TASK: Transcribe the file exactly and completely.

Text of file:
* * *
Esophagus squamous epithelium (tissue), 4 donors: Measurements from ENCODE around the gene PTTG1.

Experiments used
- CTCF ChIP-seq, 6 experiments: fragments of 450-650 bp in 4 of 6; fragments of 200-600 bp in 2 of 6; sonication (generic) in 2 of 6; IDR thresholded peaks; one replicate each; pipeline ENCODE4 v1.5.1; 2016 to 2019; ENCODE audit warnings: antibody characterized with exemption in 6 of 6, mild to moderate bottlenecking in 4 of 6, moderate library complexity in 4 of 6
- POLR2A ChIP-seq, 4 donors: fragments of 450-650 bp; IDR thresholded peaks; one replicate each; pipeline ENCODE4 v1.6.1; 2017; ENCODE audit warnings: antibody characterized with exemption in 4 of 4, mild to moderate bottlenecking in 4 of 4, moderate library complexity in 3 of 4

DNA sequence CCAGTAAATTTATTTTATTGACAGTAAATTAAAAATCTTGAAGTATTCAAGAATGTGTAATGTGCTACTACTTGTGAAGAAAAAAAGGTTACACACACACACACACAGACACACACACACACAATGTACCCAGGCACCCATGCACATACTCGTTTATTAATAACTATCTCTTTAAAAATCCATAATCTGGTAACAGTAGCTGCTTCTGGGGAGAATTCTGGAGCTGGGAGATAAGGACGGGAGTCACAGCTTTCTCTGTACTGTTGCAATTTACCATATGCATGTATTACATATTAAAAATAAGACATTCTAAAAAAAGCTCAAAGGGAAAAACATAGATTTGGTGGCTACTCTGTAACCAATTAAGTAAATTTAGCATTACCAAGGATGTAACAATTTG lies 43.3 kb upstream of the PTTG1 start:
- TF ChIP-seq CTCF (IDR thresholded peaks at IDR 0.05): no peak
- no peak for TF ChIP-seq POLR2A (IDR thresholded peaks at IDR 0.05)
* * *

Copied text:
Esophagus squamous epithelium (tissue), 4 donors: Measurements from ENCODE around the gene PTTG1.

Experiments used
- CTCF ChIP-seq, 6 experiments: fragments of 450-650 bp in 4 of 6; fragments of 200-600 bp in 2 of 6; sonication (generic) in 2 of 6; IDR thresholded peaks; one replicate each; pipeline ENCODE4 v1.5.1; 2016 to 2019; ENCODE audit warnings: antibody characterized with exemption in 6 of 6, mild to moderate bottlenecking in 4 of 6, moderate library complexity in 4 of 6
- POLR2A ChIP-seq, 4 donors: fragments of 450-650 bp; IDR thresholded peaks; one replicate each; pipeline ENCODE4 v1.6.1; 2017; ENCODE audit warnings: antibody characterized with exemption in 4 of 4, mild to moderate bottlenecking in 4 of 4, moderate library complexity in 3 of 4

DNA sequence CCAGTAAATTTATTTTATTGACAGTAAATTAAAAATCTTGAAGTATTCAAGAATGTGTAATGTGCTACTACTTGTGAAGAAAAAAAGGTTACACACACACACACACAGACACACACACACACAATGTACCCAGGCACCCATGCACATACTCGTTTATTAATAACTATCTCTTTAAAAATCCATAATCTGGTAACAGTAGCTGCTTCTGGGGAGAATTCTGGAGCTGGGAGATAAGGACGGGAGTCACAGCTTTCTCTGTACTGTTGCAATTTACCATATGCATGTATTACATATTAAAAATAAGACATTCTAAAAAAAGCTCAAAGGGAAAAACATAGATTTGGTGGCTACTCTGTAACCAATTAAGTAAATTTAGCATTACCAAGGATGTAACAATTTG lies 43.3 kb upstream of the PTTG1 start:
- TF ChIP-seq CTCF (IDR thresholded peaks at IDR 0.05): no peak
- no peak for TF ChIP-seq POLR2A (IDR thresholded peaks at IDR 0.05)